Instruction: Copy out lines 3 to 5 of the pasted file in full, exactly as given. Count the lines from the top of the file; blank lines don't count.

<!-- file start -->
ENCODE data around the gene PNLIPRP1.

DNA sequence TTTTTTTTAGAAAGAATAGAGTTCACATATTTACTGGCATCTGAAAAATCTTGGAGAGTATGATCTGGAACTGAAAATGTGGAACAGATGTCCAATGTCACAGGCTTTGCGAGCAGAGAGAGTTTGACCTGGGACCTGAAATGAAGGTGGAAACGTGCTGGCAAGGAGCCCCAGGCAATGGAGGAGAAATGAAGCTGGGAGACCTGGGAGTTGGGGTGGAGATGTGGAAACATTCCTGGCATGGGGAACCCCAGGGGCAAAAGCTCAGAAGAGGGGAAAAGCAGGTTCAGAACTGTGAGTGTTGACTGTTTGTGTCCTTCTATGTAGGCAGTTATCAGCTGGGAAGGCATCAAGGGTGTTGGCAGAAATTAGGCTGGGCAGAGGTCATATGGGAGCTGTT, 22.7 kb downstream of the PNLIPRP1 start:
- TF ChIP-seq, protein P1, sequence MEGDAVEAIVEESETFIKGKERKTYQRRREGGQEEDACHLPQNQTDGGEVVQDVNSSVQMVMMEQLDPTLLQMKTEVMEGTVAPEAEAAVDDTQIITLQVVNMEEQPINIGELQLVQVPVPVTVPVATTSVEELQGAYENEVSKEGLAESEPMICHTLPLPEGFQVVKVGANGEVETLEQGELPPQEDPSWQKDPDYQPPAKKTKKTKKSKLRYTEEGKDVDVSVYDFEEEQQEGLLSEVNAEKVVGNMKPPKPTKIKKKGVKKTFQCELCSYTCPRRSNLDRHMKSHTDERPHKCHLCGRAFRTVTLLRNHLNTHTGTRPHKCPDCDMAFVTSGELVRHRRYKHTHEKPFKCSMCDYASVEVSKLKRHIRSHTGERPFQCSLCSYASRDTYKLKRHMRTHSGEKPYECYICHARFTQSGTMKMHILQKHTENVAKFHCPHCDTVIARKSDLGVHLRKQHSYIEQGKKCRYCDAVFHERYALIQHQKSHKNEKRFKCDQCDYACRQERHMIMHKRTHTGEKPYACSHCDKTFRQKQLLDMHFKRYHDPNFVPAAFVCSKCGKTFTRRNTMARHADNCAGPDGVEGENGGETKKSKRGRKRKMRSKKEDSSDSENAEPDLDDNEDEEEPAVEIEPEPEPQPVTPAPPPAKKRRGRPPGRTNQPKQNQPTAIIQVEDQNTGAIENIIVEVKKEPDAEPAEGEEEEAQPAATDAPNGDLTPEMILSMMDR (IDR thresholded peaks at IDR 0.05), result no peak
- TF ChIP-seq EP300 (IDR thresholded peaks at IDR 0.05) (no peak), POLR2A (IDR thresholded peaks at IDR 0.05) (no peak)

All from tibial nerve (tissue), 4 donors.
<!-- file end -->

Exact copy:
- TF ChIP-seq, protein P1, sequence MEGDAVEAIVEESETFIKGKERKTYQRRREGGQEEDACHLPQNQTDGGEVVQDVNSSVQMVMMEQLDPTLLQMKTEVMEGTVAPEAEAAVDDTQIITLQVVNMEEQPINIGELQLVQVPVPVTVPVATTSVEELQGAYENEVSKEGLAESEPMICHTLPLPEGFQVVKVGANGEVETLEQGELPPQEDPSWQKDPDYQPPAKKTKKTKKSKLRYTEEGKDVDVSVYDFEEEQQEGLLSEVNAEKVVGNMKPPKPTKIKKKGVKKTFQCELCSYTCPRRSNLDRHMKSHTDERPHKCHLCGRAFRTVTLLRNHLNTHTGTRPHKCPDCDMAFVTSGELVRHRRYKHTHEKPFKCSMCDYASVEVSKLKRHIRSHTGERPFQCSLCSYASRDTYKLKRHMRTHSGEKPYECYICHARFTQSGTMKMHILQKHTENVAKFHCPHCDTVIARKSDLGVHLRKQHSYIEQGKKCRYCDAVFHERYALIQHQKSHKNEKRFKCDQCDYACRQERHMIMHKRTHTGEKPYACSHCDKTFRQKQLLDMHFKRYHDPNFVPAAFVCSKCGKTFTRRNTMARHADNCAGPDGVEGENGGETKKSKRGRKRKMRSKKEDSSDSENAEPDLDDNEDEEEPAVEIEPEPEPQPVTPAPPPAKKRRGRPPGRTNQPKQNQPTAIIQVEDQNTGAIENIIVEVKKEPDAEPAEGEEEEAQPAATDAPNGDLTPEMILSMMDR (IDR thresholded peaks at IDR 0.05), result no peak
- TF ChIP-seq EP300 (IDR thresholded peaks at IDR 0.05) (no peak), POLR2A (IDR thresholded peaks at IDR 0.05) (no peak)

All from tibial nerve (tissue), 4 donors.